COMMENTARY

Unexpected Cause of Myopathy in Sjögren Syndrome: Crack the Case

Stephen Paget, MD

Disclosures

October 11, 2019

Patient Profile

A 32-year-old woman wants to establish care and discuss her recent diagnosis of Sjögren syndrome. The patient was in her usual state of health until approximately 10 years ago when she experienced dry eyes, dry mouth with frequent dental caries, and impaired concentration. She also felt generalized fatigue that became extreme after sun exposure. Approximately 1 year before her Sjögren syndrome diagnosis, she developed intermittent hand and elbow pain without swelling that responded to ibuprofen as needed. She now complains of patches of skin soreness that occur intermittently without erythema or ecchymosis. She also describes feeling generalized fatigue and weakness.

Her past medical history includes alopecia areata that was diagnosed in childhood. Her only current medication is ibuprofen, as needed. She has no family history of autoimmune diseases. She is a former cigarette smoker, does not drink alcohol, and has not traveled recently. She denies weight loss, shortness of breath, chest pain, or history of thrombosis, and she has never been pregnant.

On examination, she appears well, with a 1.5-cm patch of alopecia on the left side of her scalp. She has no rash or synovitis. Her strength and sensation are fully intact throughout. Her cardiovascular, pulmonary, and abdominal examinations are unremarkable.

Serum serologic test results are positive for antinuclear antibodies (titer of 1:320, speckled pattern) and SSA (anti–Sjögren syndrome-related antigen A) and SSB (anti–Sjögren syndrome-related antigen B) antibodies, and negative for rheumatoid factor and anti–double-stranded DNA antibodies, ribonucleoprotein antibodies, Smith antigen, and antiphospholipid antibodies.

Laboratory evaluation reveals lymphopenia (absolute lymphocyte count, 1.0/nL) and transaminitis, with an alanine aminotransferase (ALT) level of 83 IU/L (normal range, 7-56 IU/L) and aspartate aminotransferase (AST) level of 182 IU/L (normal range, 5-40 IU/L). Her creatine kinase (CK) level is significantly elevated to 9613 IU/L (normal range, 30-135 IU/L). Her bilirubin and gamma glutamyltransferase levels are within normal limits. Subsequent extended myositis antibody test results, which included the anti–Jo-1 antibody, are negative. Her complement levels, renal function, serum inflammatory marker levels, and urinalysis results are unremarkable.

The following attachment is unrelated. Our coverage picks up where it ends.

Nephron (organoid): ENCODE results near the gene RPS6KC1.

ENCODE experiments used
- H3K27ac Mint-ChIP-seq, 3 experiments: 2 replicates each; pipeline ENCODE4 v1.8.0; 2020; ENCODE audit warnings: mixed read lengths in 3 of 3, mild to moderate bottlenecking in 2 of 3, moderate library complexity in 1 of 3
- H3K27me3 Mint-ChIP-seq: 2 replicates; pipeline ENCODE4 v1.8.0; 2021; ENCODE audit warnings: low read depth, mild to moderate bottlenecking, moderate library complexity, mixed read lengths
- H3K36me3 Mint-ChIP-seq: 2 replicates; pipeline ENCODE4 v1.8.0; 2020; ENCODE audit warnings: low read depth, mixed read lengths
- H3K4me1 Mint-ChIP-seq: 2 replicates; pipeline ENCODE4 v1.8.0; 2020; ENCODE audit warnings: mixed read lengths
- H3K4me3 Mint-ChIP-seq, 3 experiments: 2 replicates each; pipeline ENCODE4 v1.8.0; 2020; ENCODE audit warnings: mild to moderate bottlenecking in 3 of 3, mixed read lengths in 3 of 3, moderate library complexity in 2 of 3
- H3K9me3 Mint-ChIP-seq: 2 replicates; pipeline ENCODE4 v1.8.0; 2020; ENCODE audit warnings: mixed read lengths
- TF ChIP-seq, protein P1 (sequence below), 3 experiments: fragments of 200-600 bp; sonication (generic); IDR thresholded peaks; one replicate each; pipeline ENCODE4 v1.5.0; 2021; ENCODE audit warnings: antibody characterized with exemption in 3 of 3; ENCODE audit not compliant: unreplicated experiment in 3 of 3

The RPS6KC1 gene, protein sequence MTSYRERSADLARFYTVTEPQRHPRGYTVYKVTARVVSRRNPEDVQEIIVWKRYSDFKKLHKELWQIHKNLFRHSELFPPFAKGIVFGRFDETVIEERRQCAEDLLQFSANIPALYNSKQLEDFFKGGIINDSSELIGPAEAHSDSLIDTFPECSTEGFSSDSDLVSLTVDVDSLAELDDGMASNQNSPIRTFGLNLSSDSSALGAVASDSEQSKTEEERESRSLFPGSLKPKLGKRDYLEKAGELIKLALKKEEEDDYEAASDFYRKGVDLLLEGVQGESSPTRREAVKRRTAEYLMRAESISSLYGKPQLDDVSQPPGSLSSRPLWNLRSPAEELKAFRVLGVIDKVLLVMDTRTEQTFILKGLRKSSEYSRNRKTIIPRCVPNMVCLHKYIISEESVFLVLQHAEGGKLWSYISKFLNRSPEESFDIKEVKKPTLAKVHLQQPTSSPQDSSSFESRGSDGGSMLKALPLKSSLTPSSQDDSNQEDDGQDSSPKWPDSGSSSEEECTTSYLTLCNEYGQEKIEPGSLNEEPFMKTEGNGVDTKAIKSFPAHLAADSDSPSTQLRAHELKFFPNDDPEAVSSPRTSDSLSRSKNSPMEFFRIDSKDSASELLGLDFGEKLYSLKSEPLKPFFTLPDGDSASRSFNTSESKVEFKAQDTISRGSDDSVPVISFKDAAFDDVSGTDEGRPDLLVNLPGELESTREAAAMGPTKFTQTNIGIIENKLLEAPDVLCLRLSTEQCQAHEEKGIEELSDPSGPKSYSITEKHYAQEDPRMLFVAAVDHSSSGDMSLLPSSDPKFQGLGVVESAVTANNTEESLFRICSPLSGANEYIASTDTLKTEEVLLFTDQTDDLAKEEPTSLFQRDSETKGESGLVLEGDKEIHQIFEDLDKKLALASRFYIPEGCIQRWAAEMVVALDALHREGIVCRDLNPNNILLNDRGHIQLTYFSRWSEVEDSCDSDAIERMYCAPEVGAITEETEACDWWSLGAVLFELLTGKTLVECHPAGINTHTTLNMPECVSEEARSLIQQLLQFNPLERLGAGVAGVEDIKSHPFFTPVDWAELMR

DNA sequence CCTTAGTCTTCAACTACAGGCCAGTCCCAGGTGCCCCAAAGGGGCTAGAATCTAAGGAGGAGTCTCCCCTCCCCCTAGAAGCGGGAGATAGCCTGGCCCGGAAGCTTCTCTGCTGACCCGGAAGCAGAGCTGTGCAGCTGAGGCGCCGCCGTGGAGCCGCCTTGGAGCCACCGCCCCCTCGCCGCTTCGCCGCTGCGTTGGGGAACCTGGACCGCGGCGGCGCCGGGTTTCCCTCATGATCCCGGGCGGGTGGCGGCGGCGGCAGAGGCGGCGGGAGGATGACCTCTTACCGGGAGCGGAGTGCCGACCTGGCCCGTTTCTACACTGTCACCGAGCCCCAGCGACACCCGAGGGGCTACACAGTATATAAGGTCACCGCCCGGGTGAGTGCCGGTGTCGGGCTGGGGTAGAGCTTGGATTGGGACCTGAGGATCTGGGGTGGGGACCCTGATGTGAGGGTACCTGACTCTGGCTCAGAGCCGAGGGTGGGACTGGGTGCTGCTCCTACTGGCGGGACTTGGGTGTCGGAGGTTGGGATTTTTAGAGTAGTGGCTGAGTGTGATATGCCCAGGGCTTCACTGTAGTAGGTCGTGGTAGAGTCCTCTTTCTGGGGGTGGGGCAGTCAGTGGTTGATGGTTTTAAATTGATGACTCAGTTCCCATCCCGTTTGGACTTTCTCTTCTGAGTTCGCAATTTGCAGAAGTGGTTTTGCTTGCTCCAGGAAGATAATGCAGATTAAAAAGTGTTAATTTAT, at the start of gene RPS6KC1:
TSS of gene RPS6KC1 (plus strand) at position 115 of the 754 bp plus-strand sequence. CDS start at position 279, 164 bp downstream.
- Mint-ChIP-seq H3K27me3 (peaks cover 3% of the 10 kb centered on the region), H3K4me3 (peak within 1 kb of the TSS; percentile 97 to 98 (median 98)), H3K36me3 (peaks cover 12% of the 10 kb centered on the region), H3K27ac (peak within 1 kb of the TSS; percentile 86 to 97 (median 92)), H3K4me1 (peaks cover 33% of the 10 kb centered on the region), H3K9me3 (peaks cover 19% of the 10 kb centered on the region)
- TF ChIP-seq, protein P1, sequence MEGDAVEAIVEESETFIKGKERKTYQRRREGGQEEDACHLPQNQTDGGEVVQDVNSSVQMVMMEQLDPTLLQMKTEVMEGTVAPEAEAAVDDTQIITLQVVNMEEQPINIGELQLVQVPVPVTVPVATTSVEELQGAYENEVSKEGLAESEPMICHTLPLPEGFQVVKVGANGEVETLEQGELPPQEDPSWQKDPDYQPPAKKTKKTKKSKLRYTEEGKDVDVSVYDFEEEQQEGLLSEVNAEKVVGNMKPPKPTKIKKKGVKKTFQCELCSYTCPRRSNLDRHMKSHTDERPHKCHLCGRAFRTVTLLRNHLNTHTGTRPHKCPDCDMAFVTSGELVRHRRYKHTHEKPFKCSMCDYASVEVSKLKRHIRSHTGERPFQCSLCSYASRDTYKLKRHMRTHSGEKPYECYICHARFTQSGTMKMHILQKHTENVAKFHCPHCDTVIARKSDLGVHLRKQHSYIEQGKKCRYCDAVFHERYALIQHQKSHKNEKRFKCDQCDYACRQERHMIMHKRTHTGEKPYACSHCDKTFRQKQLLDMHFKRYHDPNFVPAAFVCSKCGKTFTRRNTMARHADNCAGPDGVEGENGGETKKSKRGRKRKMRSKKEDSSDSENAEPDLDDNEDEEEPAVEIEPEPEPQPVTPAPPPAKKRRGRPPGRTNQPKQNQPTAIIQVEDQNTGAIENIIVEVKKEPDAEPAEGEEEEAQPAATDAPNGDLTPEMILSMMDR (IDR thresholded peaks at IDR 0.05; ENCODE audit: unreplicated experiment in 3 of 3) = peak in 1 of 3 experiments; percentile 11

Making the Diagnosis

Musculoskeletal complaints are common in patients with primary Sjögren syndrome; however, inflammatory myositis is observed in only 1%-6% of patients.[1,2] Patients with Sjögren syndrome and inflammatory myositis typically have mild, slowly progressive muscular weakness and modest elevations in CK (< 2000 IU/L). This patient had a higher CK elevation with normal serum inflammatory markers.

Upon further questioning, the patient adds that she recently started taking an herbal supplement to augment her new weight-based exercise program. Cases of myopathy have been described in patients who take herbal supplements containing ma huang (Ephedra sinica) and exercise.[3] Other supplements have been linked to myopathy and rhabdomyolysis, including red yeast rice, which acts similarly to statin medications.[4] In addition, exercise in unaccustomed individuals, especially when performing eccentric contractions, may cause an elevation in CK level that improves with rest within days of reaching its peak level.[5,6]

The patient was advised to discontinue her supplements, maintain adequate hydration, and hold off on her current exercise training. Repeat laboratory tests at 5 and 20 days later revealed an improved CK level to 1027 IU/L and 48 IU/L, respectively. Her ALT and AST levels also normalized. During the subsequent nine months of follow-up, her muscle enzyme levels remained normal and her skin soreness fully resolved. She was started on hydroxychloroquine for arthralgia, brain fog, and fatigue, all of which significantly improved.

This case reminds us to keep nonautoimmune-related causes of muscle enzyme level elevation in the differential diagnosis for patients with rheumatic diseases. It also emphasizes the importance of obtaining a detailed medical history from patients that includes herbal supplement and complementary therapy use.

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